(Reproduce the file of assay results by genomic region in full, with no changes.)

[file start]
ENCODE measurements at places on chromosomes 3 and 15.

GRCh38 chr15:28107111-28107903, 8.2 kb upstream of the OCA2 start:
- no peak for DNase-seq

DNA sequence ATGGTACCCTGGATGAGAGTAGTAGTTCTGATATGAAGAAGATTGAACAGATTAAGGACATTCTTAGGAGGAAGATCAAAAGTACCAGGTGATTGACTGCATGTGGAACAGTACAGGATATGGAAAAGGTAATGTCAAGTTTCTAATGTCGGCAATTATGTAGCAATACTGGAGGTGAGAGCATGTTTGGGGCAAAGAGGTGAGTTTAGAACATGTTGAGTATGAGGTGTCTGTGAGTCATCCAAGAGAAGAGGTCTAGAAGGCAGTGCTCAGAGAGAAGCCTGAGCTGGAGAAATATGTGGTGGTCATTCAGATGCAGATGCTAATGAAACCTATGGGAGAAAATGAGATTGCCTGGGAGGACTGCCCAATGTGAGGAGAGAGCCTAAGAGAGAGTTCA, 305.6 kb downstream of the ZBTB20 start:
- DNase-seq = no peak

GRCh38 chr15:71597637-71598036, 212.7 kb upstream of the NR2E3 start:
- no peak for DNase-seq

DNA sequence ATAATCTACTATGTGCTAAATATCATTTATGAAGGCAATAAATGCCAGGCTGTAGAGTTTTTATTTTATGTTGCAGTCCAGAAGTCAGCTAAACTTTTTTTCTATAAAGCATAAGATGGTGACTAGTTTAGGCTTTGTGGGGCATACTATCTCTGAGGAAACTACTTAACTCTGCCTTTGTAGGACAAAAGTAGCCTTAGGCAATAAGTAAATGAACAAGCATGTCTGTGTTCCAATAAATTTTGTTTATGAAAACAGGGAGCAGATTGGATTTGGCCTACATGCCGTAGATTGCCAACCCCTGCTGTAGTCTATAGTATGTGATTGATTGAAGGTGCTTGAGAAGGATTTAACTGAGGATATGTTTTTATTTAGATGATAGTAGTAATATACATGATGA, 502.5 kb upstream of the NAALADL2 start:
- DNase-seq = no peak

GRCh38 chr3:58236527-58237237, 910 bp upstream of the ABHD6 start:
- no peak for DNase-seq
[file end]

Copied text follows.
ENCODE measurements at places on chromosomes 3 and 15.

GRCh38 chr15:28107111-28107903, 8.2 kb upstream of the OCA2 start:
- no peak for DNase-seq

DNA sequence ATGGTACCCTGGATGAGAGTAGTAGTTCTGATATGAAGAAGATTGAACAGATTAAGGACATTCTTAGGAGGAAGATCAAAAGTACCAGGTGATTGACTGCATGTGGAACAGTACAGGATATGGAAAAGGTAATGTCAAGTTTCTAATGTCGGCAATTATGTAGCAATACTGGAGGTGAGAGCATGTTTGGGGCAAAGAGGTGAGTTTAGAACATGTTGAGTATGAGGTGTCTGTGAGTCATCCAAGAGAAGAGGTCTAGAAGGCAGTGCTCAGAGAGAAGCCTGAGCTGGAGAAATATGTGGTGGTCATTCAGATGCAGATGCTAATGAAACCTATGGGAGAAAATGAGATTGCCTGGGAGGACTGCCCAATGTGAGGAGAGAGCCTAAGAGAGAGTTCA, 305.6 kb downstream of the ZBTB20 start:
- DNase-seq = no peak

GRCh38 chr15:71597637-71598036, 212.7 kb upstream of the NR2E3 start:
- no peak for DNase-seq

DNA sequence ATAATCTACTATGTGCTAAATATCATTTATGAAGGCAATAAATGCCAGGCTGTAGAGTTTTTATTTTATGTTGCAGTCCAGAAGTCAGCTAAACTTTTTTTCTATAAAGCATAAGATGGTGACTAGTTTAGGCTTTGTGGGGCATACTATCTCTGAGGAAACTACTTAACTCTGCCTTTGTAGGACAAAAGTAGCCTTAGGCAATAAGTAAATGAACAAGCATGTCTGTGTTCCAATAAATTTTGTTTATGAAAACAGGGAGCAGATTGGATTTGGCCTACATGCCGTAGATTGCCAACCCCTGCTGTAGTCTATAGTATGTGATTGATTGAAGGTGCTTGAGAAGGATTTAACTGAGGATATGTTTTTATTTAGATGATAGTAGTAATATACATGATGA, 502.5 kb upstream of the NAALADL2 start:
- DNase-seq = no peak

GRCh38 chr3:58236527-58237237, 910 bp upstream of the ABHD6 start:
- no peak for DNase-seq